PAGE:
The Mission of the NC14
Jeanneau's NC Series is intended to be an affordable, practical boat for a family and its guests to enjoy the pleasures of the water and sun. At 45' this model can do a bigger and better job of both of these things than her two smaller sisters. The builder envisions the boat as an "apartment on the water."
This boat has an underwater wedge shape which is a bit more exaggerated than usual. The builder tells us that this design enables the boat to have a lower bow rise in a wider range of speed. The NC14 is sharp and shallow forward, then the bottom shape extends out to have wide, relatively shallow stern sections. The wide stern has the advantage of added buoyancy aft where it is needed to support the Volvo Penta D4 IPS400 or optional D6 IPS500 diesels, and the shallow V means that the hull will be easier to push. The beam will also add stability and helps keep the draft to just 3'5", which is an ideal depth for places like the Bahamas, the west coast of Florida and the Baltic Sea. ●
Plumb bows have been in fashion lately in large motoryachts and some cruising boats and specialty boats like the Wally series. Because of it the hull length is essentially the same as the waterline length (LWL). With this design there is no wasted space inside the boat due to long overhangs at the bow and stern. This design saves weight in addition to being distinctive.●
When we compare the NC14 to other express cruisers in her length, we find that she is lighter than many of them. This helps with her draft and also means that she will be easier to power.
Boats that are lightweight require less horsepower to achieve the desired cruising speeds. That means that the NC14 can have smaller, lighter engines such as its twin Volvo Penta 300-hp D4s.
There are few boats this size that can convert so many aspects of the boat to a secondary use. Some examples: her U-shaped seating on the aft deck converts into a large sun pad, the booth seating in the wheelhouse on the main deck can become an aft-facing lounger, and the queen bed in the forward cabin can be split into two single berths.
Here Comes The Sun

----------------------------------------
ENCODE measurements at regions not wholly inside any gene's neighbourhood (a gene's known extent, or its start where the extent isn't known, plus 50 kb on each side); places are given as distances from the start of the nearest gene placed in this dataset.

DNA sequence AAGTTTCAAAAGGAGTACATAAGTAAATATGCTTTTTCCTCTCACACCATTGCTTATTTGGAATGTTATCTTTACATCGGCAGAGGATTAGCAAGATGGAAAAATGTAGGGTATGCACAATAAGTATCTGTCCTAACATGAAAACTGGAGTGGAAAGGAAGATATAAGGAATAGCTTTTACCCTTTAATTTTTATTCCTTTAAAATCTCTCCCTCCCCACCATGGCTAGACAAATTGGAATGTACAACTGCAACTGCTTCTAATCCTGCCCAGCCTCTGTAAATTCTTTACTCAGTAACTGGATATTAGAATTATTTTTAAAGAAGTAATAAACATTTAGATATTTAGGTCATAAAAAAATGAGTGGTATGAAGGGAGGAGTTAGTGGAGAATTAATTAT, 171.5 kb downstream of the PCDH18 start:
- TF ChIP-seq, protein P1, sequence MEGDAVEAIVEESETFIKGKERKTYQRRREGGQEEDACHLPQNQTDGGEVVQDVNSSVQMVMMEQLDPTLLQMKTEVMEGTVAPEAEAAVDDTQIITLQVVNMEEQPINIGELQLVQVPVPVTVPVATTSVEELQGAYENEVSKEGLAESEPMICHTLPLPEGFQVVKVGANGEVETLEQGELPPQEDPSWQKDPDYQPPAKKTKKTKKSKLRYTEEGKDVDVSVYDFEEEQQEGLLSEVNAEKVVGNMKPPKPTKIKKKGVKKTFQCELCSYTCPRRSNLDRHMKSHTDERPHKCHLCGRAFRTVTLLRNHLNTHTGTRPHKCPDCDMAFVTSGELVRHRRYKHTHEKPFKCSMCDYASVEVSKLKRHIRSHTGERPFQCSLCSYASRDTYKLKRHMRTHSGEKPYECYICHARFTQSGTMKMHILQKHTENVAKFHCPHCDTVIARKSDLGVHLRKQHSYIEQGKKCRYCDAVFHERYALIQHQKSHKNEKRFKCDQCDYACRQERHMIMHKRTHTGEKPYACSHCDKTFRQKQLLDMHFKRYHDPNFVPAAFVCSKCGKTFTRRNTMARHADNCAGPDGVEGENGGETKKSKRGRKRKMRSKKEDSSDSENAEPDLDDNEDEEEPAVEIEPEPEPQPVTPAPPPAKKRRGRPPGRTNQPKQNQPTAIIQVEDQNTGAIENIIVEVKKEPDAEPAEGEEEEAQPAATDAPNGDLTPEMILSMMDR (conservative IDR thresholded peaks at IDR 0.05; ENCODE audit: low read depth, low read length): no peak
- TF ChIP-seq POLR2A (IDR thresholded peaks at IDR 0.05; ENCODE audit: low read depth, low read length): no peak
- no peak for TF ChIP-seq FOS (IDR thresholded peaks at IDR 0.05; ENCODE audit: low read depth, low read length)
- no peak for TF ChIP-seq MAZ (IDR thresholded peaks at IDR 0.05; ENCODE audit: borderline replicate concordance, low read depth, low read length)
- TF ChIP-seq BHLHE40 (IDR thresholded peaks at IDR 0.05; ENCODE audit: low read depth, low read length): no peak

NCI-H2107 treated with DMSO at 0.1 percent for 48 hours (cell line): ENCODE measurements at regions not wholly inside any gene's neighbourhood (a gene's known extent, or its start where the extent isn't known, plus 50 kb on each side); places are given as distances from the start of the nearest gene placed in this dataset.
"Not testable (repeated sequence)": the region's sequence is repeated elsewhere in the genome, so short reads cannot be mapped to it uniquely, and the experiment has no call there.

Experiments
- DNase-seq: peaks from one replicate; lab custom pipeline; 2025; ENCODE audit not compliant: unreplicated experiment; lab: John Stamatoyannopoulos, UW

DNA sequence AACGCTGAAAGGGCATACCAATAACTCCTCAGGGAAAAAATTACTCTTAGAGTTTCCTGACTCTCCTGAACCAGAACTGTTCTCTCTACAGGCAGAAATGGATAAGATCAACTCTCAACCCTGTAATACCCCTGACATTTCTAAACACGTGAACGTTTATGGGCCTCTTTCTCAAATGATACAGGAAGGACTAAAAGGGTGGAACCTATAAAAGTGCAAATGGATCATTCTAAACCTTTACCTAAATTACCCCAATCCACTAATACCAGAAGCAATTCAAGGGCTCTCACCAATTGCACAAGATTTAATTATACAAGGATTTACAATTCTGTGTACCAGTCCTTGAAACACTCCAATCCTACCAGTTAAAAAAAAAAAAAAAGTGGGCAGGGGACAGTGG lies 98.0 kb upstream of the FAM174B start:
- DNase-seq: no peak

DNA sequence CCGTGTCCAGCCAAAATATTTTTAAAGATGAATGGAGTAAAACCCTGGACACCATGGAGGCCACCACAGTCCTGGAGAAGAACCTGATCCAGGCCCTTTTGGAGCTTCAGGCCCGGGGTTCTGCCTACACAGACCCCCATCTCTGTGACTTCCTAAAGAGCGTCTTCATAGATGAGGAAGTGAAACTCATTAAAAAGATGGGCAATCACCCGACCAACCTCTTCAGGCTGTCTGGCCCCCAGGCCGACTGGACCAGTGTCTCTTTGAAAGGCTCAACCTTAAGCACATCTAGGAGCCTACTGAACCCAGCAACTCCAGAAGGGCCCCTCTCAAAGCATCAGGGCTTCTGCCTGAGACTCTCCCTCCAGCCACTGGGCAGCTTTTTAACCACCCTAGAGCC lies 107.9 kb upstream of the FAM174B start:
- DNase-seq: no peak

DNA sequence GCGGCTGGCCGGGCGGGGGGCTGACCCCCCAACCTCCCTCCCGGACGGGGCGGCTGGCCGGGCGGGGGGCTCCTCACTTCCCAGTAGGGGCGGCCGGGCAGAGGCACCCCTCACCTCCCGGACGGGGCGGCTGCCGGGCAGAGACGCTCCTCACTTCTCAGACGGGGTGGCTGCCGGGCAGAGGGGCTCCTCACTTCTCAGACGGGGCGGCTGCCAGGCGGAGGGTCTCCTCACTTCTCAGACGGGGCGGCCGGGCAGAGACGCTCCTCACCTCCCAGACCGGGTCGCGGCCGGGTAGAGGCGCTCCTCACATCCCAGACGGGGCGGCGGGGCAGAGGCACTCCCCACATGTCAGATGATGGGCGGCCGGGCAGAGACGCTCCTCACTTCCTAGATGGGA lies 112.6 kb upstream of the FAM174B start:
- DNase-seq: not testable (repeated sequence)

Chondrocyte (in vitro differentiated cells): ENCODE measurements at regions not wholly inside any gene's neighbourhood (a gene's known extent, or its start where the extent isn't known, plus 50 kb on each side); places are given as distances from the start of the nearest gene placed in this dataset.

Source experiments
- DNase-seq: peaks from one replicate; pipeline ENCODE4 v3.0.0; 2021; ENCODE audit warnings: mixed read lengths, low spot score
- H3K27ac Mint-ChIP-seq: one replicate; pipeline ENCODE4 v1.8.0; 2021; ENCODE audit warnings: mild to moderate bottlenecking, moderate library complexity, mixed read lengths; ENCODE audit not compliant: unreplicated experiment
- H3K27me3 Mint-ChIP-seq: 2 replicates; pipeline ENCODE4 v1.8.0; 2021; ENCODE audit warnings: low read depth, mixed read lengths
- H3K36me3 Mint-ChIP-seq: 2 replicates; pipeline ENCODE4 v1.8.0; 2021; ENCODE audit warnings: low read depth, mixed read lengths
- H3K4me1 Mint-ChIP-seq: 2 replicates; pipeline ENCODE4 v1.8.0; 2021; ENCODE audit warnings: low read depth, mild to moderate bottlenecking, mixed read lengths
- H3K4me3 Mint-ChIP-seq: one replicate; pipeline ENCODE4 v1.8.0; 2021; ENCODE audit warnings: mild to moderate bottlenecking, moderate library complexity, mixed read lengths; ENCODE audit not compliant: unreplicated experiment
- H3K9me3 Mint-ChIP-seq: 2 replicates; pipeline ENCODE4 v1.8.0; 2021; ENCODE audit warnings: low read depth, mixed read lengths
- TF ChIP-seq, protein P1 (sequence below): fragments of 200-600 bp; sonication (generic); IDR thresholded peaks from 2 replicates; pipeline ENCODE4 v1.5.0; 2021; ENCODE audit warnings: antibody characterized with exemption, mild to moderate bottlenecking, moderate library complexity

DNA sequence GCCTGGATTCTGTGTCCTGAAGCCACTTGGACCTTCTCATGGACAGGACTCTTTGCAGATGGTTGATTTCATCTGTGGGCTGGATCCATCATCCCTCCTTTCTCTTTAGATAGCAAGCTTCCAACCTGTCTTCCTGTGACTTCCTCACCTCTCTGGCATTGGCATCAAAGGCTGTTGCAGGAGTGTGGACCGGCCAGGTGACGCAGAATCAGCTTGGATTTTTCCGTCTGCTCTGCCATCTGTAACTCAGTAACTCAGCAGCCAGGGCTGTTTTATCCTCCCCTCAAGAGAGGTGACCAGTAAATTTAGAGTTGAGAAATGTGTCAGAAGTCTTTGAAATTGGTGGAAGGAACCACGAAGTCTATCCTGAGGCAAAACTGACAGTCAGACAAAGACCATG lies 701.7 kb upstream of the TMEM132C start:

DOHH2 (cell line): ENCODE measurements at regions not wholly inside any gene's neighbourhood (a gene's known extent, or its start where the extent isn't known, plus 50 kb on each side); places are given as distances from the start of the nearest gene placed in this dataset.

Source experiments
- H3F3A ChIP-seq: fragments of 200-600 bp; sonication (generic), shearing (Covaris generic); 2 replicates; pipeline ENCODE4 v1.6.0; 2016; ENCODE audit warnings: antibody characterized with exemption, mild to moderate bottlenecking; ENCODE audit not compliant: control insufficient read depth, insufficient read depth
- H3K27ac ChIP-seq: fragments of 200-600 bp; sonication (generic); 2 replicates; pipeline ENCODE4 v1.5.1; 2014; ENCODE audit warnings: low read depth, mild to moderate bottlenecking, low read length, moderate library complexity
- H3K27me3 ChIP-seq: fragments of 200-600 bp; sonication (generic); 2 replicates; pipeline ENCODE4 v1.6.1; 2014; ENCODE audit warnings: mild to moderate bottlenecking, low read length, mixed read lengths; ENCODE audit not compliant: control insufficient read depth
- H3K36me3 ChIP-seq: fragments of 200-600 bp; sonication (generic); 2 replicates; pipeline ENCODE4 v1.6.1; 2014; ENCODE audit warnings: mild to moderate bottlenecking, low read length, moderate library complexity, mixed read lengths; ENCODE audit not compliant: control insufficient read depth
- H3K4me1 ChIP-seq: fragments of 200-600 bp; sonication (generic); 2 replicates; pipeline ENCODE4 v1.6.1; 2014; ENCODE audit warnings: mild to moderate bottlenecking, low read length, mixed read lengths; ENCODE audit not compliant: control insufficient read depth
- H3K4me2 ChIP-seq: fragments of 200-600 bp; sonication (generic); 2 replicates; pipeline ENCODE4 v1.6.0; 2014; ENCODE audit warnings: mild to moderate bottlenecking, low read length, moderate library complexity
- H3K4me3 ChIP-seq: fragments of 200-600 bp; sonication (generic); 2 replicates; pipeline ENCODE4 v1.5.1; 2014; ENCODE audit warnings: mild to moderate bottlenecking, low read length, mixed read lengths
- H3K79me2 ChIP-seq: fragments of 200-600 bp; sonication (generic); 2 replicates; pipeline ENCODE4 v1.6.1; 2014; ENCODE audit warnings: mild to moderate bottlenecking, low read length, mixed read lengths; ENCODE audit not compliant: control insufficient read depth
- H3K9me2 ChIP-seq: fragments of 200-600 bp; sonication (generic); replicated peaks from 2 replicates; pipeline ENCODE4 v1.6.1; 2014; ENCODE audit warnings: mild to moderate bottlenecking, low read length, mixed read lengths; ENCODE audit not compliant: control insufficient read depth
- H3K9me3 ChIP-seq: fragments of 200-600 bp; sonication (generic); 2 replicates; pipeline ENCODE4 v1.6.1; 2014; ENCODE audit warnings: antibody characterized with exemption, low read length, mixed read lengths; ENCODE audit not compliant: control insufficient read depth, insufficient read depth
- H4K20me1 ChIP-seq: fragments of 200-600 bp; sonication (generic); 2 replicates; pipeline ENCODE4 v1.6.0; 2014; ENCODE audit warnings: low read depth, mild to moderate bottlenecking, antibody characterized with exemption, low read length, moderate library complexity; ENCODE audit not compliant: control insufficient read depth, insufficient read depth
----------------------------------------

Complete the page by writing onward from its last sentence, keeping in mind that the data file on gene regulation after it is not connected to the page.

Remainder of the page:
The NC14 was designed to appeal to people interested in taking advantage of the sun. She has three sunning areas plus a swim platform that can also be used for laying out. On the bow is a long, wide sun pad, the aft deck seating converts into a sun pad, and the booth seating to port of the helm also makes into a lounge and is right below the sun roof.
The swim platform is just over 3' (.91 m+) fore-and-aft, which means that it makes an ideal "teak beach" for swimmers. Everyone will love sitting on the platform when it is in the lowered position. This platform is also ideal for scuba divers, making it easier to get gear on and to get out of the water. A hydraulic swim platform is optional.
The Jeanneau NC14 has a length overall of 45’ (13.7 m), a beam of 13'5" (4.1 m), and a draft of 3'5" (1.04 m). With an empty weight of 23,100 lbs. (10,478 kgs.), 60 gallons (227 L) of fuel and three people onboard we had a test weight of 24,062 lbs. (10,914 kgs.).With a pair of 370-hp IPS500 Volvo Penta engines doing the heavy work we reached a top speed at 3650 rpm of 31.7 kn. At that speed fuel burn was 40.55 gallons per hour giving us a range of 167 nautical miles. Best cruise came in at 3000 rpm and 23.3 kn. That speed reduced the fuel burn to 26.7 gph giving the NC14 an endurance of 8 hours and 187 miles while still maintaining a 10% reserve.But when climbing up through the rpm range, I found that a comfortable slow cruise pace was reached at 2250 rpm and 12.6 kn, and interestingly enough it produced nearly the same range as the high cruise setting. But it was certainly a speed that made me want to stop recording numbers and just keep going.We had a time to plane of 6.3 seconds, accelerated to 20 mph in 7.3 seconds and continued accelerating through 30 mph in 14.2 seconds, and she settled back into the water from a level attitude.
She doesn’t really lend herself to operating while standing. When the waves start coming, her straight stem tends to part the seas with practically no pounding whatsoever. In the light rollers on test day her 6-degrees cruising attitude caused an entry level about one quarter of the way back from the bow, keeping us more on top of the conditions while remaining comfortable, and she rolls 10-degrees into the turns. With the massive sunroof, side doors and wide aft glass doors all opened up it was easy to bring the outside in and really enjoy the weather as we cruised along the French Riviera.